Three out of five consumers (61%) in Indonesia, Malaysia, Thailand and Singapore prefer real-time payments as a favoured way to pay in 2021, level with cash (61%) and higher than other payment categories, including digital wallets requiring cash or card top-ups (56%) and credit cards (30%).
This shift towards real-time payments has been dramatically accelerated by changing payment necessities and preferences caused by the COVID-19 pandemic.
Almost a third (30%) of consumers in Southeast Asia have reduced usage of traditional payment methods such as cash, credit cards and debit cards since the onset of COVID-19.
As a result, over half (53%) are now using real-time payments more frequently than they were prior to the pandemic.
Due to rapid technological change, consumers now expect mobile-first and real-time experiences — however, payments have often lagged.
The development of real-time payment systems enables consumers, merchants and financial institutions to pay friends and customers, settle bills, and transfer money instantaneously.
While cash has always represented an “immediate” mode of payment, the advent of real-time payment rails brings this concept into the digital age with faster settlement periods, notifications and consolidated reporting.
“This fundamental shift in consumer demand and payment expectations sets forth a challenge for Southeast Asia’s banks, financial institutions and merchants,” said Leslie Choo, managing director – Asia, ACI Worldwide.
“These organisations can ill-afford to put their modernization projects on hold, despite the challenges caused by COVID-19.
On the contrary, they can drive growth by joining the region’s emerging real-time payments ecosystem, which will improve their ability to innovate and transform while reducing the cost of infrastructure and operations.”
The ACI Worldwide and YouGov study also reveals how consumers across Southeast Asia expect the benefits of using real-time payments in their domestic markets to extend across borders once they begin to travel internationally again, as well as when they shop cross border.
For future international travel, consumers have elevated expectations for the transparency, safety and convenience of their payments when compared to their travel experiences pre-COVID-19:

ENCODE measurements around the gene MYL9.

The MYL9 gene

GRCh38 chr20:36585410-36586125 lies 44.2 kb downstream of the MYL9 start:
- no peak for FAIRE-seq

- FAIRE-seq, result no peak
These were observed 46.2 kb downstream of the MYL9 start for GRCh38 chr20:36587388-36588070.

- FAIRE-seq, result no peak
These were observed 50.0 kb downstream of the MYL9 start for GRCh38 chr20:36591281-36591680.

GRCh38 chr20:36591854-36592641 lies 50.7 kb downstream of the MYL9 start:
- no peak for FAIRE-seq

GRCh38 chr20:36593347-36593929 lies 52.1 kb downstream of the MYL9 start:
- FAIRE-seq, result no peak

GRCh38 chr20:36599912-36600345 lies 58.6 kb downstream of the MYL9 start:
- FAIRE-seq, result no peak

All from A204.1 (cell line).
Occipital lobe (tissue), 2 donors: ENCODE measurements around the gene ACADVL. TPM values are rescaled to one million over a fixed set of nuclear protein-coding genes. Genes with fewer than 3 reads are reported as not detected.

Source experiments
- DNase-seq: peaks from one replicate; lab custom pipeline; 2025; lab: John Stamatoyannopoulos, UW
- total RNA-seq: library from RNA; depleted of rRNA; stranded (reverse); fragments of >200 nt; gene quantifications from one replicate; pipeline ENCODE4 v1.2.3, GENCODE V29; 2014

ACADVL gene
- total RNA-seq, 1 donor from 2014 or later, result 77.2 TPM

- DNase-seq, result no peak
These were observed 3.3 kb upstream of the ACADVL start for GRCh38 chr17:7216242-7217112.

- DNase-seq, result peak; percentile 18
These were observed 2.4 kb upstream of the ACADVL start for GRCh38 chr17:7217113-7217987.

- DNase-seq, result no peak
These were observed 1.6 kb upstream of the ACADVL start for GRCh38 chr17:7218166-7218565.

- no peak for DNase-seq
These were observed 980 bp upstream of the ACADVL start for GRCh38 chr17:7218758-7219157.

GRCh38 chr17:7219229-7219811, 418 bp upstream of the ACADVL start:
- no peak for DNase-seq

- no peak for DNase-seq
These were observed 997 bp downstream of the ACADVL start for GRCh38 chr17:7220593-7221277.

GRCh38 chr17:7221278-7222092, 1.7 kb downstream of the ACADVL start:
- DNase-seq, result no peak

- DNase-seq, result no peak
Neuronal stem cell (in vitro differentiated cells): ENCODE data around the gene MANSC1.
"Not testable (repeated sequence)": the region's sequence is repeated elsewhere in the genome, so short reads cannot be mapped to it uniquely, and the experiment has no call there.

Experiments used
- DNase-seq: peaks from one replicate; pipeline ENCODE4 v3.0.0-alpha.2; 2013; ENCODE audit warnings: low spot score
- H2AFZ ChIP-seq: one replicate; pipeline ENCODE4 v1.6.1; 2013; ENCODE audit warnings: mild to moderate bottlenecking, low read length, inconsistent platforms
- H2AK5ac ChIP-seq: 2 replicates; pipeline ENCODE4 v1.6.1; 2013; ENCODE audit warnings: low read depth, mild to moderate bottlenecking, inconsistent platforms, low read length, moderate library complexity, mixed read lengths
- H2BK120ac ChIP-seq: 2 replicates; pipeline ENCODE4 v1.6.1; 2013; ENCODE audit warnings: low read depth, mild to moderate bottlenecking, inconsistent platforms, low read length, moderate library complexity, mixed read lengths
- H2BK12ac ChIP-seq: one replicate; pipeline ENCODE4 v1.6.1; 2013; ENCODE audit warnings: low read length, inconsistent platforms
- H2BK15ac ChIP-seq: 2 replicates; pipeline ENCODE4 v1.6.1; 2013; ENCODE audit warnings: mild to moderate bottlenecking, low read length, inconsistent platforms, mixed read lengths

- More than half (54%) of consumers in Southeast Asia who have travelled internationally in the past expect their usage of real-time payments to increase when they next travel.
- 70% say the ability to use their preferred payment methods while travelling will be more important now. As a result, a quarter (26%) expect their usage of traditional payment methods such as cash to reduce when they next travel.
- Three quarters (75%) say payment safety and fraud prevention are more important now, while more than two thirds (67%) say transparency of interchange rates is now of greater importance.
While the number of consumers in Southeast Asia who are making international e-commerce purchases has increased over the past year, consumers are looking for further guarantees about payments to encourage them to do so more in the future:
- Almost a quarter (23%) of consumers are shopping more at merchants based in other Southeast Asia countries since the start of the pandemic, while a similar number (22%) are shopping more in stores outside of Southeast Asia.
- The most popular factors that encourage these shoppers to purchase products and services more regularly from international sellers are:
- Reassurance that payment and personal data are safely transmitted, secured and stored by international sellers (36%)
- Ability to pay with preferred domestic payment method (25%)
- Having a wider range of payment options than is available at present (21%)
“A focus on payments modernisation is vital for financial institutions that want to ride the wave of the region’s biggest and most transformative payments trend — the emergence of a cross-border, real-time payments ecosystem,” continues Choo.
“Unencumbered by legacy payment systems that can impede innovation in mature markets, countries in Southeast Asia can leverage robust domestic central payment infrastructures as the foundations for cross-border real-time payments, which will be a catalyst for growth and trade in the coming years.”
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